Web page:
LGBT Leaders Attend White House Health Summit

LGBT leaders were among 150 people invited to the White House for a health care forum in which the Obama administration launched an effort to reform the nation's health care system.




Health care reform has
been a vexing national issue for years, with costs growing ever
higher even as government officials have shied away from
addressing the problem. But President Obama was clear that he
has no intention of backing down, despite the fact that some
analysts have begun to suggest the Administration should be
solely focused on the economy.

"There's been
some talk about the notion that maybe we're taking on too
much; that we're in the midst of an economic crisis and
that the system is overloaded, and so we should put this off
for another day," he told the forum's attendees. "Well,
let's just be clear. When times were good, we didn't
get it done. When we had mild recessions, we didn't get it
done. When we were in peacetime, we did not get it done. When
we were at war, we did not get it done. There is always a
reason not to do it. And it strikes me that now is
exactly the time for us to deal with this problem."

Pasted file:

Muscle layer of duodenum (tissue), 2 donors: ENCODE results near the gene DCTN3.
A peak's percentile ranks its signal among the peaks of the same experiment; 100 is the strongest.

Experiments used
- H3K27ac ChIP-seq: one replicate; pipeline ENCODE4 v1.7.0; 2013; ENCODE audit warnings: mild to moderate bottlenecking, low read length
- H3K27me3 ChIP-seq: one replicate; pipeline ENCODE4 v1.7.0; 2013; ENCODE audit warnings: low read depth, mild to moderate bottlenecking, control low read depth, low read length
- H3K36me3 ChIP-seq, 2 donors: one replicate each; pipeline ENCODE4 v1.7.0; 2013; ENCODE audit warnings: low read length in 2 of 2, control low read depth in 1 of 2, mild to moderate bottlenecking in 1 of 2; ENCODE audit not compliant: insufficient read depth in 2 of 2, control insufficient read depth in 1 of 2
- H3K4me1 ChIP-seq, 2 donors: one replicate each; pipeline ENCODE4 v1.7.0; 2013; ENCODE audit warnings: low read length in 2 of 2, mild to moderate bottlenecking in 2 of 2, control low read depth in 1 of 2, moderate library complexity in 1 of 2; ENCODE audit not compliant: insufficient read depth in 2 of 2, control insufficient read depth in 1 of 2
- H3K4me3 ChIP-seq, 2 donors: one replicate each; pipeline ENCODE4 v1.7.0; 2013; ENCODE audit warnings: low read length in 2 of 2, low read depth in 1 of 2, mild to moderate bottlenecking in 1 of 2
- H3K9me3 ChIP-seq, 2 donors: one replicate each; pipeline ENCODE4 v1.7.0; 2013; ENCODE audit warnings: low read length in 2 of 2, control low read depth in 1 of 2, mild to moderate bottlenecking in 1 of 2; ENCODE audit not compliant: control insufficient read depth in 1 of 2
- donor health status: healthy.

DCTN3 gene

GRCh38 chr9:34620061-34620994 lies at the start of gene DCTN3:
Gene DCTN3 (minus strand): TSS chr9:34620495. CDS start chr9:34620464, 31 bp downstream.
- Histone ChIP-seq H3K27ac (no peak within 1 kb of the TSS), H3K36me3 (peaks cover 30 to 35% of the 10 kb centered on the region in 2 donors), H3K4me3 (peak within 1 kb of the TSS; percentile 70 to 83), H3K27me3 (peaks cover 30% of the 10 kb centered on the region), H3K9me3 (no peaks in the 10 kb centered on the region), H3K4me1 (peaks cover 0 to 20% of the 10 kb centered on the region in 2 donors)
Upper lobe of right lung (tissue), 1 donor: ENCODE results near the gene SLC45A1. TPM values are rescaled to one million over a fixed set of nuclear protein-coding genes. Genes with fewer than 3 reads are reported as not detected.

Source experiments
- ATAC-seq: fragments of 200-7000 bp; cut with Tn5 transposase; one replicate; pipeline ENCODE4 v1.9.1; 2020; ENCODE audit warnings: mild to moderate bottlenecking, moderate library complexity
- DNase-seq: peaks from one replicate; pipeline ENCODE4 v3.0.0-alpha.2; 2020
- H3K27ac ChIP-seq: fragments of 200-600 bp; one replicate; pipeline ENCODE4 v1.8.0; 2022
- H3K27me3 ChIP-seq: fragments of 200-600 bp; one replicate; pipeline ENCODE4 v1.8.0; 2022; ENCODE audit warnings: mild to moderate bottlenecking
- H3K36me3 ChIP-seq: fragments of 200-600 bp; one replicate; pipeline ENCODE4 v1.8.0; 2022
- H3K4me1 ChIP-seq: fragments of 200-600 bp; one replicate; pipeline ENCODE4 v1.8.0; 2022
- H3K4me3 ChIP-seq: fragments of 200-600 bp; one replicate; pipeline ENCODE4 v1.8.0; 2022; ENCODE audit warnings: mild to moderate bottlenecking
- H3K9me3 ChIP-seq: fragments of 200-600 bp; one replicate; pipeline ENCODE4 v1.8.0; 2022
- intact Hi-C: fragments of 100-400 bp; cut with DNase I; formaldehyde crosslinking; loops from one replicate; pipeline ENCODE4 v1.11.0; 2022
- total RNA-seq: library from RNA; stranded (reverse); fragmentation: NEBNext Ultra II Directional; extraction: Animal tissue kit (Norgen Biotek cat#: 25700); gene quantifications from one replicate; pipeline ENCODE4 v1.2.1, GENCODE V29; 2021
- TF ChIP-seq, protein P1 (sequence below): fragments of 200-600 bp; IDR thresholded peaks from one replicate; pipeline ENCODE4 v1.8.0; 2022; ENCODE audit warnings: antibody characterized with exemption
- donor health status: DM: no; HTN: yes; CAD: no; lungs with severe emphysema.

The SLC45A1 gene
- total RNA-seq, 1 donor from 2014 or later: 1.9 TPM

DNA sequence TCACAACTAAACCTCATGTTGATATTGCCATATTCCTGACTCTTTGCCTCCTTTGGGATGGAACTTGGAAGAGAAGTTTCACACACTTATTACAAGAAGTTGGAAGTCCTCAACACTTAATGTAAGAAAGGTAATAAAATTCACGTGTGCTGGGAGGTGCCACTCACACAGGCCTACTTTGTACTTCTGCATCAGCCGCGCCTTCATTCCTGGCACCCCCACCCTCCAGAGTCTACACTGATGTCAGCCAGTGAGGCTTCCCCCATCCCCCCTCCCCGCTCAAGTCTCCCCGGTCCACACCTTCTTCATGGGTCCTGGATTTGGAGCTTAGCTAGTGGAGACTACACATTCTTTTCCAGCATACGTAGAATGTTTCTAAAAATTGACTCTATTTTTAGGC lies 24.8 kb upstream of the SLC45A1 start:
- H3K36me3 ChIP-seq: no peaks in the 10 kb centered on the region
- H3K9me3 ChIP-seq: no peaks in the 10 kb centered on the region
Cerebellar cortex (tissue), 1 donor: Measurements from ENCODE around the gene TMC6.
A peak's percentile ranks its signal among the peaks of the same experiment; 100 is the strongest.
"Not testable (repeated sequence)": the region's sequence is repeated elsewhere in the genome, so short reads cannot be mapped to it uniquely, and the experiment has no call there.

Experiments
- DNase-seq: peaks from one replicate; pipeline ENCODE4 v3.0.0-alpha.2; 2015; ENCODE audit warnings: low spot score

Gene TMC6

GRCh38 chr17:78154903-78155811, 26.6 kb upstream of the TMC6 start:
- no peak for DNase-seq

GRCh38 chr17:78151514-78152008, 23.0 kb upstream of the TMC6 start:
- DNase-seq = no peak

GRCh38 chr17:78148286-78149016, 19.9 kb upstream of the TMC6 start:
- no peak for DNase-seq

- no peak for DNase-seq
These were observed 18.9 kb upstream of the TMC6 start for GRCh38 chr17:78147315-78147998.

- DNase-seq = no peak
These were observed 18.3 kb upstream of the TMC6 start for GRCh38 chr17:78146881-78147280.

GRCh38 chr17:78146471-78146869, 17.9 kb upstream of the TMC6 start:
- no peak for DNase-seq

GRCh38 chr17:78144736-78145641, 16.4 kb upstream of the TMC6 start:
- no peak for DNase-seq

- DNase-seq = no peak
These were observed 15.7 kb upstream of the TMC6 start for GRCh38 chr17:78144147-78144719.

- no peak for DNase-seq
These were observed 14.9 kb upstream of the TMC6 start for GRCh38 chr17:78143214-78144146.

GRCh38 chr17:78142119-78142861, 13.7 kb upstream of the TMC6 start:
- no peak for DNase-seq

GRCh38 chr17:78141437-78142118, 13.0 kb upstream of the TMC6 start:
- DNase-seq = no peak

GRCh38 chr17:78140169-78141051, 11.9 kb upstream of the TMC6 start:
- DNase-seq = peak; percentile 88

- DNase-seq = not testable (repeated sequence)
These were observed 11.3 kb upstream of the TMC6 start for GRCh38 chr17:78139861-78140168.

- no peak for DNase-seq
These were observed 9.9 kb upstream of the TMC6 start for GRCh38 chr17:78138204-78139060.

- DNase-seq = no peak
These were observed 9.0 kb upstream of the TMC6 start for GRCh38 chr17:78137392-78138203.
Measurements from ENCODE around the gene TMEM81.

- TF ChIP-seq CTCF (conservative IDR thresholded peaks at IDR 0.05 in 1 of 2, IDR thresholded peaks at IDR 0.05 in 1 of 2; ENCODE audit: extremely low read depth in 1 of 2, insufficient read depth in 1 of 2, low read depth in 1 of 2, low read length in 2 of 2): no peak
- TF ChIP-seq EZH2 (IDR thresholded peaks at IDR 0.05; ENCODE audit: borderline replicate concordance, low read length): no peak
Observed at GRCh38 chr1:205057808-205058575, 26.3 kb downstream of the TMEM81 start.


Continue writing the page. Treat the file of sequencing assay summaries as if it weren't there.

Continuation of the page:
President Obama seemed
committed to compromise and transparency in the process -- two
things that could set this process apart from Clinton's failed
effort at health reform in the mid '90s.

Participants at the
forum included representatives of interest groups ranging from
doctors, nurses, and universal health care advocates to small
businesses and the pharmaceutical industry.

"In this effort,
every voice must be heard. Every idea must be considered,"
Obama said. "There will be no sacred cows in this

The president
emphasized that lawmakers cannot "let the perfect be the
enemy of the essential" and, though he noted a
"heartfelt" and "moral imperative" among many to
provide coverage to more Americans, he pressed the point that
costs would have to be contained.

"I hope everybody
understands that -- for those of you who are passionate about
universal coverage and making sure that the moral dimension of
health care is dealt with," he said, "don't think that
we can solve this problem without tackling costs. And
that may make some in the progressive community uncomfortable,
but it's got to be dealt with."

Tags: Politics